Poor storage conditions inevitably lead to even more losses, due to a significant decline in hatchability. [Photo: Henk Riswick]
In order to achieve the desired arrest in embryonic development, the storage temperature should be at or under the threshold or physiological zero for development. In literature there is a broad range to be found as what is defined as physiological zero, from 19-20°C to 29°C. Unfortunately there is no agreement about the real value of this physiological zero temperature, but it was found on an empirical basis that the longer the storage time, the lower the storage temperature should be; that is why storage temperatures of 10 to 12°C are applied for storage times of 2-3 weeks.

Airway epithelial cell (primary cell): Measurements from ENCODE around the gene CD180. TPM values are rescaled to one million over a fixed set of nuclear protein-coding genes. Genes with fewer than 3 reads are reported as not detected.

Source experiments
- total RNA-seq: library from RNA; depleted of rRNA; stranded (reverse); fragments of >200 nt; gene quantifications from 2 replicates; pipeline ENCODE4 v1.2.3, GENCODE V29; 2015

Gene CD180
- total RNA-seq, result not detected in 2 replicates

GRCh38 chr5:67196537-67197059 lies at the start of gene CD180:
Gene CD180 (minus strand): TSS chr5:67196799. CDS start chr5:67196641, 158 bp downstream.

It is well known that storing eggs longer than 7 days decreases the hatchability. In fact, the longer eggs are stored, the higher the losses in hatchability (Figure 1). Stored eggs have a higher rate of embryonic mortality between days 2 and 3 of incubation, and need more time to complete incubation. This causes some live chicks to be rejected at take-off because they hatch too late.
The causes of this hatchability loss are deterioration of the albumen, and necrotic cell death. The developmental stage of the embryo, the number of viable cells and the pH of its micro environment probably affect embryo viability most during storage and early incubation, and are hence important for the ultimate hatchability.
With increased storage periods, there is a rise in number of mitotic (blocked in metaphase and dying during storage) and necrotic indexes. As initiation of mitosis can probably occur in eggs stored at or below 20°C, eggs stored for a long period should be stored at a temperature below 20°C (between 10-15°C) in order to reduce this cellular activity.